UN climate fund urged to reject funding from HSBC, Crédit Agricole

March 8, 2016 8:58 am
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Sénégal is among the first 8 countries to benefit from aid awarded by the UN Green Climate Fund/AFP
Sénégal is among the first 8 countries to benefit from aid awarded by the UN Green Climate Fund/AFP

, SONGDO, S. Korea, 8 Mar – An alliance of Asian people’s movements joined over 170 civil society groups worldwide, in calling for the main UN Green Climate Fund (GCF) to reject the partnership bids of HSBC and Crédit Agricole.

“If the Green Climate Fund is serious about helping developing countries cope with climate change, it must not partner with dirty energy funders like HSBC and Crédit Agricole,” said Lidy Nacpil, coordinator of the Asian Peoples’ Movement on Debt and Development (APMDD) and active observer for Southern civil society in the GCF board.

Overview
  • HSBC channeled almost €8 billion while Crédit Agricole gave around €7 billion to the coal sector between 2005 and April 2014, according to BankTrack data.
  • Both banks also financed non-fossil-fuel sectors with a large negative impact on climate.

“We urge the GCF Board, which is now holding its 12th meeting in Songdo, Korea, not to approve their application for accreditation as financial intermediaries.”

On the eve of the GCF board meeting in Songdo, Monday, APMDD and other groups released a statement detailing the two banks’ well-documented involvement in recent money laundering and other scandals, their large exposure to coal and other polluting industries, and their anti-people and anti-environment policies.

The groups stated that HSBC and Crédit Agricole rank among the top 20 private sector banks financing coal. HSBC channeled almost €8 billion while Crédit Agricole gave around €7 billion to the coal sector between 2005 and April 2014, according to BankTrack data.

Both banks also financed non-fossil-fuel sectors with a large negative impact on climate, citing HSBC as a major financier of palm oil in Indonesia’s.

“HSBC is bankrolling dirty and harmful energy as a major financier of Indonesia’s palm oil sector. The logging and burning of rainforests and peatlands for palm oil has led to a lot of carbon emissions. It has also displaced entire communities and farmlands,” said Jefri Saragih, executive director of Sawit [Palm Oil] Watch, an APMDD member organization based in Bogor, Indonesia.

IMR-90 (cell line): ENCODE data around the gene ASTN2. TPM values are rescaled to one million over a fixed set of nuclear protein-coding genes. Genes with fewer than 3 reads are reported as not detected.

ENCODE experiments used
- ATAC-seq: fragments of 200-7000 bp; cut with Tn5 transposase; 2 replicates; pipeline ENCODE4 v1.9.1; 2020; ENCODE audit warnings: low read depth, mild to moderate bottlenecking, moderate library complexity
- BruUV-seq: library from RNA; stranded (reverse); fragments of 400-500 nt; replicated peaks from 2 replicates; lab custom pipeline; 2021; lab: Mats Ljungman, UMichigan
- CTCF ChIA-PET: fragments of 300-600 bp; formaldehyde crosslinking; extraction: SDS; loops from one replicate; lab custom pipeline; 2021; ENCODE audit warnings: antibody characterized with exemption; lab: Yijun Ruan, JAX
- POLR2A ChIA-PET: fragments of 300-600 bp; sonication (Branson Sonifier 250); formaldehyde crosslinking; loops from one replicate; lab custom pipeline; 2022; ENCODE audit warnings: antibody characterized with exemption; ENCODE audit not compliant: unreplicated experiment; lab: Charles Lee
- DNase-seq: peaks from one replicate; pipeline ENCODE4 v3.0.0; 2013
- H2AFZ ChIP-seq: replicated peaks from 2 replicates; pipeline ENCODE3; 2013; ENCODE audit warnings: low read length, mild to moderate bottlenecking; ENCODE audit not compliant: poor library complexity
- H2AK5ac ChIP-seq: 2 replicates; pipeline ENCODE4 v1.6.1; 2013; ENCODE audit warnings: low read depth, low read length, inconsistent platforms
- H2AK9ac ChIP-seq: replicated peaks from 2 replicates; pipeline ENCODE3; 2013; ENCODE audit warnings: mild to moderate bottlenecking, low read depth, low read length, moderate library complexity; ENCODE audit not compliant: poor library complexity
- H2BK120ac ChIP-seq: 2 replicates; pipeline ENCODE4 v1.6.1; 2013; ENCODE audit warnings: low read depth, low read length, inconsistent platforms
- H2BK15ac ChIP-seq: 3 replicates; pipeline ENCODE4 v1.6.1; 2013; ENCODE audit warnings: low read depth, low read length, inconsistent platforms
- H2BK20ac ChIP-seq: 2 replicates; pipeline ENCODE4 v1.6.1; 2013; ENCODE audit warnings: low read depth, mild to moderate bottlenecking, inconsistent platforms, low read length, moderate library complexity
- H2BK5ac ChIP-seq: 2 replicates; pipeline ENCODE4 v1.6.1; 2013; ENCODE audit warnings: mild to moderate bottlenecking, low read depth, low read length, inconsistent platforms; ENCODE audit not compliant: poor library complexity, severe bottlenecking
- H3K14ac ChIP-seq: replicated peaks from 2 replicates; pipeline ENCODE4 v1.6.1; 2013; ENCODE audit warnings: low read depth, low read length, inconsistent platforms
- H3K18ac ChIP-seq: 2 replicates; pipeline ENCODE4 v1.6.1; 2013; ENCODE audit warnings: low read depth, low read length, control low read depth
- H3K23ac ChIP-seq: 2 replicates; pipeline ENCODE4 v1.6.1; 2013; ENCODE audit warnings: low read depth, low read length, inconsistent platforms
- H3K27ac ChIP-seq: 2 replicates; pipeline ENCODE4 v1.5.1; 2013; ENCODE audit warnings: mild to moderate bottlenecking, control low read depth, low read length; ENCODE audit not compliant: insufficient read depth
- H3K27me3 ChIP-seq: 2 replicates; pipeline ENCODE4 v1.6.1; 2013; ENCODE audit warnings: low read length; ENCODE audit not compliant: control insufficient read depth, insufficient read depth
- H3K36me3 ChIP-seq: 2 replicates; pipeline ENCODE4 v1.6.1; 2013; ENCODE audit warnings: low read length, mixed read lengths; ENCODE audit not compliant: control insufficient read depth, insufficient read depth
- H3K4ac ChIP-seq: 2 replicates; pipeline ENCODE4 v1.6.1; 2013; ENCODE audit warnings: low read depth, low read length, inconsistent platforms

The GCF was founded under the United Nations climate convention to redistribute money for climate adaptation and mitigation from developed to developing countries. Over $10 billion is currently pledged to the fund. If the GCF board approves the banks as their “accredited entities”, they will be able to receive and disburse funds to support adaptation and mitigation in developing countries.

The groups also noted in their statement that the vast majority of GCF resources are expected to flow through international and developed-country entities, even though the funds are supposed to prioritize national banks and other institutions, particularly those in developing countries.

“The Green Climate Fund Board must reject HSBC and Crédit Agricole. Creating new business for big banks with large fossil fuel portfolios and poor records on human rights and financial scandal would undermine the very purpose of the Fund,” said Karen Orenstein of Friends of the Earth U.S.

“To accredit HSBC and Crédit Agricole is to short-change the vulnerable communities and the countries that the Fund is meant to directly benefit. There is no profit to be made in building the resilience of those adversely impacted by climate change. Public funds must be used to support local communities in developing countries, not to subsidize big banks,” said Sam Ogallah of the Pan African Climate Justice Alliance.

“Accrediting HSBC and Crédit Agricole would be inconsistent with both the Paris Agreement, and with upholding high human rights standards. Any private sector partner of the GCF must have a credible strategy in place to make its entire portfolio and operations consistent with keeping global temperature rise to no more than 2 °C, let alone well below 1.5 °C,” said Annaka Peterson of Oxfam.

“The accreditation of these banking giants would jeopardize the reputation of the Green Climate Fund and expose it to unnecessarily high fiduciary risk. HSBC and Crédit Agricole provided US$7 billion and US$9.5 billion, respectively, to the coal industry between 2009 and 2014, and their coal financing does not show a clear downward trend. Moreover, HSBC is deeply embroiled in massive financial scandal,” said Yann Louvel of BankTrack.

A U.S. judge recently ordered the release of a report by an independent monitor overseeing the cleanup of HSBC’s massive money laundering — the report is said to be so damning that it would provide a “road map” for criminals seeking to launder money and finance terrorism.

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